Donald Trump, by Jim Carrey.

Umm, thanks Donald. You can put your hand down, now. Something about a president who has uttered nearly 4,500 misleading statements or outright lies since taking office, according to a tally being kept by The Washington Post, suggests tasking the government with handing out certificates of truth is not a workable solution.

Trump is not the picture of the public servant who fuels strong democracies. One wonders: Where will Trump’s official portrait hang? As it seems certain his presidency will shake out worse than Watergate, I’m thinking his tangerine image, perhaps one of Jim Carrey’s sketches, might find a home on a cafeteria wall in one of those white-collar, country-club prisons in rural Virginia.

And then, will someone emerge to get us out of this mess? I think that woman or man might be out there.

Senator John McCain died this past weekend, his funeral now a week-long, cross-country event, with 24-hours-a-day tributes on network and cable television. This respect being showered on McCain’s memory must infuriate the small-minded Trump. And these glowing eulogies are a reminder that exceptional leaders can emerge in difficult times. McCain had ideas that didn’t work for a lot of people. Bringing in Sarah Palin as his vice-presidential candidate certainly exacerbated the divide in this country. But in one memorable video clip making the rounds, during his presidential campaign against Obama, we see McCain shutting down the famous Woman in Red who says she’s heard Obama is an Arab. McCain’s comeback wasn’t perfect, as there’s nothing wrong with someone being an Arab, or Muslim, or Jew. But McCain did correct her facts, noting that Obama is a Christian and good family man.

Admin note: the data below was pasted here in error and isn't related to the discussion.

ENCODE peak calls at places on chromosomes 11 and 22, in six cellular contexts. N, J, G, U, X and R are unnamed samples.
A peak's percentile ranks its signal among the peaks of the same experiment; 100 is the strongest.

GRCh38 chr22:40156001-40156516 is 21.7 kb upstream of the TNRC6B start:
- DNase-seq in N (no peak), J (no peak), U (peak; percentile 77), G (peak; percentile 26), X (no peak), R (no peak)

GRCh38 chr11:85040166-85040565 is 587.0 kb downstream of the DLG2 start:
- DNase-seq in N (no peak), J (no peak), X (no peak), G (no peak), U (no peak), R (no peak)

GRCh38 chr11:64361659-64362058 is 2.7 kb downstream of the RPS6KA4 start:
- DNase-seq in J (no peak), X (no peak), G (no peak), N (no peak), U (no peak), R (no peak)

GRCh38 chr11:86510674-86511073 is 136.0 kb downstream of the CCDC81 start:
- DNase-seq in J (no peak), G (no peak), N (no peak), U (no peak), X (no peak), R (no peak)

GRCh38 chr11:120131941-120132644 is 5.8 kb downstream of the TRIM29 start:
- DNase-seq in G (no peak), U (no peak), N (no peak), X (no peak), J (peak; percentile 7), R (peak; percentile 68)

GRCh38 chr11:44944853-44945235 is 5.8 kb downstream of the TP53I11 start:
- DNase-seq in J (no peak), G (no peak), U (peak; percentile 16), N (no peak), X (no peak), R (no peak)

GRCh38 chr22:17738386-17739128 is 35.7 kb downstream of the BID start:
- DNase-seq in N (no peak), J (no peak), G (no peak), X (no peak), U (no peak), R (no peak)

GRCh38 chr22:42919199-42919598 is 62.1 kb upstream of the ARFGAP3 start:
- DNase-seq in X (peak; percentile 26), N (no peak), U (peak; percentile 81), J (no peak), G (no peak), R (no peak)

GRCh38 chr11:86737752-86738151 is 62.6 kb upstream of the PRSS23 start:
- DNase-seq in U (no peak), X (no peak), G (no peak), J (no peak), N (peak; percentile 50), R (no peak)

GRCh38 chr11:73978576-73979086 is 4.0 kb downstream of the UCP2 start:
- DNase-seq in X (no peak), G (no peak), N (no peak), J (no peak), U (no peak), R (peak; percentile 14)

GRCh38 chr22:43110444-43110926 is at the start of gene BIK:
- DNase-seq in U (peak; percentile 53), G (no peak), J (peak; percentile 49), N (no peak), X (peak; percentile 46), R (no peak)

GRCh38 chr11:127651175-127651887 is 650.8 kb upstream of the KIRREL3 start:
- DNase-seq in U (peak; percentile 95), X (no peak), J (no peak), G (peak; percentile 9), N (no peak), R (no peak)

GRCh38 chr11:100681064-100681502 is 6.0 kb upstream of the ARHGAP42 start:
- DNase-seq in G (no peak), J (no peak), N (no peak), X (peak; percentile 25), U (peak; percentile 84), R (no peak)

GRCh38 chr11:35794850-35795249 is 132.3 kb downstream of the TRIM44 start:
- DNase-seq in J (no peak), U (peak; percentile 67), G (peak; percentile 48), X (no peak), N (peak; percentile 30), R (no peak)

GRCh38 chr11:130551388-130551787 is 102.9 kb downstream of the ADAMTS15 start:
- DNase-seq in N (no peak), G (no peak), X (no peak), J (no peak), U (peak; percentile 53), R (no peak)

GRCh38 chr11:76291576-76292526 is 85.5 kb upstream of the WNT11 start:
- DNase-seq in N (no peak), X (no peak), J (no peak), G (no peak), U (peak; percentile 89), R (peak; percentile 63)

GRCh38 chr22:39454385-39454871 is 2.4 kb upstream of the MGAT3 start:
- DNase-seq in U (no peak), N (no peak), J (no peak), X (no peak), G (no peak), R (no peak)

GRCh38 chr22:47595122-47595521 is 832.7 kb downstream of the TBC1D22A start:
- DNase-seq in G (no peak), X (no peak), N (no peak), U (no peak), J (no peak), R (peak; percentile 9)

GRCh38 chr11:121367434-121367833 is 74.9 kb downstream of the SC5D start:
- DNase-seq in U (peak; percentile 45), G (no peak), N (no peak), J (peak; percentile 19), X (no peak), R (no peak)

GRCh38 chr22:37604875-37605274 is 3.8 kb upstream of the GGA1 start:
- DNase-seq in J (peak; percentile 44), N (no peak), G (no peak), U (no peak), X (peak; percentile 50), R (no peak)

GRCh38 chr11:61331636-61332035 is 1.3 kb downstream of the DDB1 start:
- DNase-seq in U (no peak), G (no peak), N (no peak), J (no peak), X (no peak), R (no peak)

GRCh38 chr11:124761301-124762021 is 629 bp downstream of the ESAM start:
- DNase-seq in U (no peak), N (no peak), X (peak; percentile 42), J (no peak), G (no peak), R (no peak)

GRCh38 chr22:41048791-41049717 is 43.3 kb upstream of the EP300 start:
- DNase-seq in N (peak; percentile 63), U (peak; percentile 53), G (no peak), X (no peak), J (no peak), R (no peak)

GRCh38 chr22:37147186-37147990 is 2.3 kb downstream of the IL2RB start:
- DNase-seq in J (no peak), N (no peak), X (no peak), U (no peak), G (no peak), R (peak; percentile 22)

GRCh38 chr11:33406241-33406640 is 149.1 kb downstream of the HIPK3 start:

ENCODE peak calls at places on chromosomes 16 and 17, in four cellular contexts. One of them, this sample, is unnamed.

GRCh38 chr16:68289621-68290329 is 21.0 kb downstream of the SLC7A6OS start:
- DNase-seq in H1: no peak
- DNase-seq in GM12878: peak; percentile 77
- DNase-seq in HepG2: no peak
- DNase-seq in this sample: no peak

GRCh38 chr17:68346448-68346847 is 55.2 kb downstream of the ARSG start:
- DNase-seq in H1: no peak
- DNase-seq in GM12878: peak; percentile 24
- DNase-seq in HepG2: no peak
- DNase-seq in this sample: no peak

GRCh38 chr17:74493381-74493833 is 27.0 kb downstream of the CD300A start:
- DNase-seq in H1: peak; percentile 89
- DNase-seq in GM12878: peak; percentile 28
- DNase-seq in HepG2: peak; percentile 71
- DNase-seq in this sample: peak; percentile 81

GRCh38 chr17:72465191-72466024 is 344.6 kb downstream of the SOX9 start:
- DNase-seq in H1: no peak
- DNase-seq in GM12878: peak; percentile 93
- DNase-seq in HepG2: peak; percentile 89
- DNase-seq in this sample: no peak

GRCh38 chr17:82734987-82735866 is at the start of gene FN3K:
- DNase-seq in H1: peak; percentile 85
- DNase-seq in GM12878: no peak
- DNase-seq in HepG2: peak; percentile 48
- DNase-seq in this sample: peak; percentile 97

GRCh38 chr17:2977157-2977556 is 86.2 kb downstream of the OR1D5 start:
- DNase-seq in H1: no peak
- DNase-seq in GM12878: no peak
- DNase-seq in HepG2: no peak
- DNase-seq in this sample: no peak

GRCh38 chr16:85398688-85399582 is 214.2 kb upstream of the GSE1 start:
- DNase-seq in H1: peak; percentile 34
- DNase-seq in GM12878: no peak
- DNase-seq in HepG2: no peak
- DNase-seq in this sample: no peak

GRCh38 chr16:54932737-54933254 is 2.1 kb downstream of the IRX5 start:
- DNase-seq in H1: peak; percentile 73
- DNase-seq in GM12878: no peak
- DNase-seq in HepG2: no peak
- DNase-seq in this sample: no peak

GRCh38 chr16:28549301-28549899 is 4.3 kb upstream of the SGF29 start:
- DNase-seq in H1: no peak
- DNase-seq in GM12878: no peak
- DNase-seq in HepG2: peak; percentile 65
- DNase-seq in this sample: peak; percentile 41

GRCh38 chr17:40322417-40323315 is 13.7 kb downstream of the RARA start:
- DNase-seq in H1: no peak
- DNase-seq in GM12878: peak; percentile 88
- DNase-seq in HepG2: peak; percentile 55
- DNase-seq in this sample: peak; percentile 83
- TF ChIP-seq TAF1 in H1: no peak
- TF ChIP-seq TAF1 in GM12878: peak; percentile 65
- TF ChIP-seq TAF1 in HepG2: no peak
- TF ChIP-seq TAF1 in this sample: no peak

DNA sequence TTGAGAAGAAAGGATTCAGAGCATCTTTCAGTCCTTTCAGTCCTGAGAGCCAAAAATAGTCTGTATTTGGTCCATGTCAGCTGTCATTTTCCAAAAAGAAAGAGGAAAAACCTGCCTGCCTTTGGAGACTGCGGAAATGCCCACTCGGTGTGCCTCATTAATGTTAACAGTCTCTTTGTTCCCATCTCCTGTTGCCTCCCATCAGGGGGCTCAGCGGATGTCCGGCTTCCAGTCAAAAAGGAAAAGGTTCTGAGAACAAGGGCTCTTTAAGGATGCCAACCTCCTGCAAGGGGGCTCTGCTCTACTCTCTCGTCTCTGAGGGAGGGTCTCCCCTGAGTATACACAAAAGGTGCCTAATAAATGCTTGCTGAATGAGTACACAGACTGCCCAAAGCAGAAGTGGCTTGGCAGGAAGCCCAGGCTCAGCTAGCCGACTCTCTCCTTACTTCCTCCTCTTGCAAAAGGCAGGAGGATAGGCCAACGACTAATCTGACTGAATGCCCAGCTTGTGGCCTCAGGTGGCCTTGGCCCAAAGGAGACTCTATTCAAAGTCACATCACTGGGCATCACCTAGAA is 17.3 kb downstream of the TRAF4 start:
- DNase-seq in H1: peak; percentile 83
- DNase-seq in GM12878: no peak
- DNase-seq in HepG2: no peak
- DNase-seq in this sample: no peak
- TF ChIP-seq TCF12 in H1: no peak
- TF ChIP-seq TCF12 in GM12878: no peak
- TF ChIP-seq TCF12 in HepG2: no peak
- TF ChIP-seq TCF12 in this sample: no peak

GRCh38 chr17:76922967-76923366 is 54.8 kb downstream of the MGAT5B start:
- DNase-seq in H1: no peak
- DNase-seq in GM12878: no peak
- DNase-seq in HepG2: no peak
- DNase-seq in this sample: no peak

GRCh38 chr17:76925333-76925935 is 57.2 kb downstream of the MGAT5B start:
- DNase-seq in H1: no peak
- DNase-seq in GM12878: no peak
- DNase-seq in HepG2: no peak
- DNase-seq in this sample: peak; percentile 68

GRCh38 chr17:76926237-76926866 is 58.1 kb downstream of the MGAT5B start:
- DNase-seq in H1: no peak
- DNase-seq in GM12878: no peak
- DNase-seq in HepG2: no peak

It speaks volumes that Trump was told he is not welcome at McCain’s funeral. And Palin has not been invited. Their inauthentic souls, the fog of untruth that surrounds them, would not be a true picture.

McCain’s insistence on the truth, no matter how convenient the lie might be, is something that’s been lost in the halls of the National Portrait Gallery.

BE THE FIRST in your neighborhood to know when a new Critical Mass has been turned loose. Go to the “Subscribe” button on the web site jeffspevak.com for an email alert. You can contact me at jeffspevakwriter@gmail.com.